Life on much of Madeira is a battle between man and nature. Moments from the coastline, sharp, jagged mountains rise out of the earth covered in thick, green foliage that few manage to tame. A scattering of typical Portuguese houses with terracotta roofs dot the ridges and valleys. We catch but a glimpse as we shoot in and out of small tunnels along a smooth, fast road. Wafts of mountain mist rise and fall, fighting for space with thick and humid sea air.
We’d just picked up the car and were making the short drive from the airport to a small seaside village by the name of Porto da Cruz. That’s all it took to feel the magic of Madeira.
Madeira Island road trip overview
We actually spent nine days on the island as part of a working holiday but you could easily tick off our itinerary in five days while on a true vacation. Having been there and done all the things we could, I think five days is ample to get a real taste and tick off as much as possible.
This trip splits the island, starting on the east coast, dropping into Funchal and finishing on the west. If you’re a keen hiker you might like to extend another day or two to include more magical hikes through the laurisilva forest. I’ll definitely dive deeper into nature when I return for round two.
Accommodation on Madeira Island
We stayed at three places on our trip, basing ourselves in Funchal while we worked. I think you could skip staying in Funchal itself, or spend one night there and two nights on either end of the island.
What would I have done differently?
- I hadn’t grasped how touristic Madeira was before visiting. If you like your peace and quiet, and dislike large coaches of senior citizens, then wake up early and beat the crowds to popular spots.
- I’d spend less time in Funchal and more time at Talho do Caniço (two visits were not enough, more on that down further)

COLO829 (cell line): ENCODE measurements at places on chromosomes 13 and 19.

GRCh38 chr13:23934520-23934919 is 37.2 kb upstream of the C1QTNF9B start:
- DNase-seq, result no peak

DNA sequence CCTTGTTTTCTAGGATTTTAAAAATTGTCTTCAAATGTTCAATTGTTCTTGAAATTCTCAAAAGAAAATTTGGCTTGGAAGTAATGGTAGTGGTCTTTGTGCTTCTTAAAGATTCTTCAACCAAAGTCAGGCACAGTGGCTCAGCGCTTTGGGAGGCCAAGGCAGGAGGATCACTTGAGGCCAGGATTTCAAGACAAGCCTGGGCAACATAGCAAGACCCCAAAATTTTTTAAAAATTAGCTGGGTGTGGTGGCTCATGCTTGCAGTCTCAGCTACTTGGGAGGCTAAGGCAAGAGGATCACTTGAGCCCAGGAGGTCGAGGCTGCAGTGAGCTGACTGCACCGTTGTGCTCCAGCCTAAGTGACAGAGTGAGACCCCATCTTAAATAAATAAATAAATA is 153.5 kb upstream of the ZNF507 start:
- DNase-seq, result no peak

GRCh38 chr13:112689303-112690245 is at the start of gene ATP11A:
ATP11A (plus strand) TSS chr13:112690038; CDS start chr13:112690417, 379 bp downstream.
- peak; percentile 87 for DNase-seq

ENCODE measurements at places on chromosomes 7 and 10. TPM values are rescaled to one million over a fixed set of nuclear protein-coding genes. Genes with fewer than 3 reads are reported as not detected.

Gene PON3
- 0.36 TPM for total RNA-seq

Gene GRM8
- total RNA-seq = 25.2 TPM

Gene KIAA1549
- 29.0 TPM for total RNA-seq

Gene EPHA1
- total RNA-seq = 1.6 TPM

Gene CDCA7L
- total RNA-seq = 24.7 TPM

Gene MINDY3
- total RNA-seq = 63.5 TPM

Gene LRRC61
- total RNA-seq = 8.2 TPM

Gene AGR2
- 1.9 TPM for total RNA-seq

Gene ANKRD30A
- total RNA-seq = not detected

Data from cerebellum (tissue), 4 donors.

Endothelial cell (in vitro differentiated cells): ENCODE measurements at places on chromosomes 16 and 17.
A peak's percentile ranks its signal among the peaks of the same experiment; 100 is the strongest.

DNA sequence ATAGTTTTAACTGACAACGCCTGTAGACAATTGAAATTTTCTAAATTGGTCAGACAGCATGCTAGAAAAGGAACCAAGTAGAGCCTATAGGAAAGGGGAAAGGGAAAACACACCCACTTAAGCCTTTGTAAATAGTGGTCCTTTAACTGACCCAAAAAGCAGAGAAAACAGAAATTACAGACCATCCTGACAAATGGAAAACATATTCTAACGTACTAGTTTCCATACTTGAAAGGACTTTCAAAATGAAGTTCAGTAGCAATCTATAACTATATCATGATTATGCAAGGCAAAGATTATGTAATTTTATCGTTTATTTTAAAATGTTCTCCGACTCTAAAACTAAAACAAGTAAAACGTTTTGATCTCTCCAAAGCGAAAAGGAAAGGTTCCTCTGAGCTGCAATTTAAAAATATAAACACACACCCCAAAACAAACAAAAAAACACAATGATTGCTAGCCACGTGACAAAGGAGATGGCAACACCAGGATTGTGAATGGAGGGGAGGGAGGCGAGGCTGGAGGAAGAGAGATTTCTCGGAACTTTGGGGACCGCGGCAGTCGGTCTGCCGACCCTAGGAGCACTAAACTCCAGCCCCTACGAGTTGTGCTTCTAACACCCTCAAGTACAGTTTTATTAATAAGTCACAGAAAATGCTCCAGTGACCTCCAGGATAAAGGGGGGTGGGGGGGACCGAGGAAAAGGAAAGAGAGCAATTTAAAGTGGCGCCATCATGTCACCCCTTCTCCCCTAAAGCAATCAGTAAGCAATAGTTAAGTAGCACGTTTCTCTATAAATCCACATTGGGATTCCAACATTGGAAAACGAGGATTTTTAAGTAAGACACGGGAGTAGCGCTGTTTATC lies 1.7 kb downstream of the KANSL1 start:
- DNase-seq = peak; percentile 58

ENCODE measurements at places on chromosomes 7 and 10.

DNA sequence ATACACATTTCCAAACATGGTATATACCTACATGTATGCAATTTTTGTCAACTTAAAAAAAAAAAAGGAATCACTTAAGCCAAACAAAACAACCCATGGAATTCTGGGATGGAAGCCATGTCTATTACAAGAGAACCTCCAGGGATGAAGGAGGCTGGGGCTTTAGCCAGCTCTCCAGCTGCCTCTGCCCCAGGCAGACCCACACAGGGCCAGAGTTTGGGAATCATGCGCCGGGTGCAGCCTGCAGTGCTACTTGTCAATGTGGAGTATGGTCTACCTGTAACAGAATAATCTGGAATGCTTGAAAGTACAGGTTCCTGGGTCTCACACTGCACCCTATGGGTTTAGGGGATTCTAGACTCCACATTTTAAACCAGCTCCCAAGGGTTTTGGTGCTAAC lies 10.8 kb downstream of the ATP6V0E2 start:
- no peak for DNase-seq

- I’d potentially do the Levada do Caldeirão Verde hike instead of the Ponta de São Lourenço on day two. I’m a forest-loving girl.
Madeira Island road trip
Day 1: Porto da Cruz + Santana
Let’s assume you fly in early (or the night before like we did), pick up a hire car and head over to Porto da Cruz, a magnificent coastal village with a youthful vibe. We were hoping to snag a private room at the Jaca Hostel there but settled for a room at Hotel Bela Vila, which had the bonus of a basic breakfast by the seafront each morning. Check out the view from our room below!
Morning: Check out the views
Make tracks for the Vereda dos Balcões, one of the easiest and most rewarding walks on Madeira — if the weather is right. This was our first taste of just how touristic this island is. While we pulled up to an easy park at the lookout, when we turned the corner to buy an espresso and coca-cola (to ease Jorge’s first and last poncha hangover, a lesson learnt) we found a traffic jam of huge coaches and hordes of tourists. Luckily the lush green forest is 10/10 stunning and a first taste of the beauty of Madeira. It only takes 20 minutes to trek the 1.5km trail and reach the lookout. If you’re luckier than us you’ll actually see the view instead of being inside a thick cloud.
Tip: Park along the road and pack some snacks. It’s only a short hike, but if the lookout is packed people pile in and out and you can wait for a quieter patch to appreciate the serenity and beauty of Madeira.
I wanted to visit Santana next. How could I resist the charms of those little 16th-century-style traditional houses with thatched roofs? But you could easily skip it unless you’re desperate for a happy snap. For lunch, we pulled up at Cantinho da Serra, a recommendation that came via a local. We tried the sopa de tomate e cebola (tomato and onion soup) and the octopus, which came out bubbling from the oven with potatoes. Maybe the best octopus of my Portuguese life; definitely order this dish.
If you go, do a quick round of the Santana tourist houses, then either return to Porto da Cruz or spend the afternoon hiking the PR9 Levada do Caldeirão Verde. Just make sure you have enough light.